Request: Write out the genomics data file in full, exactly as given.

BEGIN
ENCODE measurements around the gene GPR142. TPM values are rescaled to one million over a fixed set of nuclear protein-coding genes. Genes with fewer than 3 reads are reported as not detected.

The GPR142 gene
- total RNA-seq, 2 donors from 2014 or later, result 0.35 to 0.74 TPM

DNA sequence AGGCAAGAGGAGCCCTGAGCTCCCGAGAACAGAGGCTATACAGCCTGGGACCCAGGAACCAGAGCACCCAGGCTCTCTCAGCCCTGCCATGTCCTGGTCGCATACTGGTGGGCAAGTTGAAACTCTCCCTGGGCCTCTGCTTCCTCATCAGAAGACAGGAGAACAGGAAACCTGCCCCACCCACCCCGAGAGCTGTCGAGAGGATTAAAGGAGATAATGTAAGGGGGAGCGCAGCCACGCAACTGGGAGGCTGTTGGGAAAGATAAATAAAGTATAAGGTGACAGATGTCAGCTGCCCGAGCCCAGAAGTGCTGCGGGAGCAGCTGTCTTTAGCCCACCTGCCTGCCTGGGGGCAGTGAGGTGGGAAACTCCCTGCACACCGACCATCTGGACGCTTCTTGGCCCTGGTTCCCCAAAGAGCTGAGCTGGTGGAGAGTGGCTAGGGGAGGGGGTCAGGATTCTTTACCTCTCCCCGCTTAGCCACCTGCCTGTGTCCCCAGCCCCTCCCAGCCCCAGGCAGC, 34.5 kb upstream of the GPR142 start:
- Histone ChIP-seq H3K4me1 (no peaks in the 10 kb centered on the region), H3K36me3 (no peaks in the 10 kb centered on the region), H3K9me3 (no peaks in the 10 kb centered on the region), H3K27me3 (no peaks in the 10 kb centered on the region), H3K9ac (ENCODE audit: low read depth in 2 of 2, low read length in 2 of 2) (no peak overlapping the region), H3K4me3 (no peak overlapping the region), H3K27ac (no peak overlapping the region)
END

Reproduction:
ENCODE measurements around the gene GPR142. TPM values are rescaled to one million over a fixed set of nuclear protein-coding genes. Genes with fewer than 3 reads are reported as not detected.

The GPR142 gene
- total RNA-seq, 2 donors from 2014 or later, result 0.35 to 0.74 TPM

DNA sequence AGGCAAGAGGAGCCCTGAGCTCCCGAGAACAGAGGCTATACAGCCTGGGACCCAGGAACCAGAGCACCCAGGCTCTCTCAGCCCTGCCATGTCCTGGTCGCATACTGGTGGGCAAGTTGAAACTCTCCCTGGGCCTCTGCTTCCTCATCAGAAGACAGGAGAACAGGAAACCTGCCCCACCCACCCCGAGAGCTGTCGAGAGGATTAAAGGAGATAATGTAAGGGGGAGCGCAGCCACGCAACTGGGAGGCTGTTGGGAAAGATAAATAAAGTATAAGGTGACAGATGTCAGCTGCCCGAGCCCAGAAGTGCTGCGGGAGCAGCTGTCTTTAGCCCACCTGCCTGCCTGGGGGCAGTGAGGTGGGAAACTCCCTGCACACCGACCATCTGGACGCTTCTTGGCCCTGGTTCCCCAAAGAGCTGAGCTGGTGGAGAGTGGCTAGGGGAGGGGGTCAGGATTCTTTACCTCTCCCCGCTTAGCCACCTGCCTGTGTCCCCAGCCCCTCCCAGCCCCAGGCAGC, 34.5 kb upstream of the GPR142 start:
- Histone ChIP-seq H3K4me1 (no peaks in the 10 kb centered on the region), H3K36me3 (no peaks in the 10 kb centered on the region), H3K9me3 (no peaks in the 10 kb centered on the region), H3K27me3 (no peaks in the 10 kb centered on the region), H3K9ac (ENCODE audit: low read depth in 2 of 2, low read length in 2 of 2) (no peak overlapping the region), H3K4me3 (no peak overlapping the region), H3K27ac (no peak overlapping the region)